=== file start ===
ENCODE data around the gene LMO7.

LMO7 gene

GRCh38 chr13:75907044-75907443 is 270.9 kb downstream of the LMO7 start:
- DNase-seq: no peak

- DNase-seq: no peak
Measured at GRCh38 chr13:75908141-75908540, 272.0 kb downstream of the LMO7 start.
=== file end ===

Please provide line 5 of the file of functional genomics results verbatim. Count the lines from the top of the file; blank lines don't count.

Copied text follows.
- DNase-seq: no peak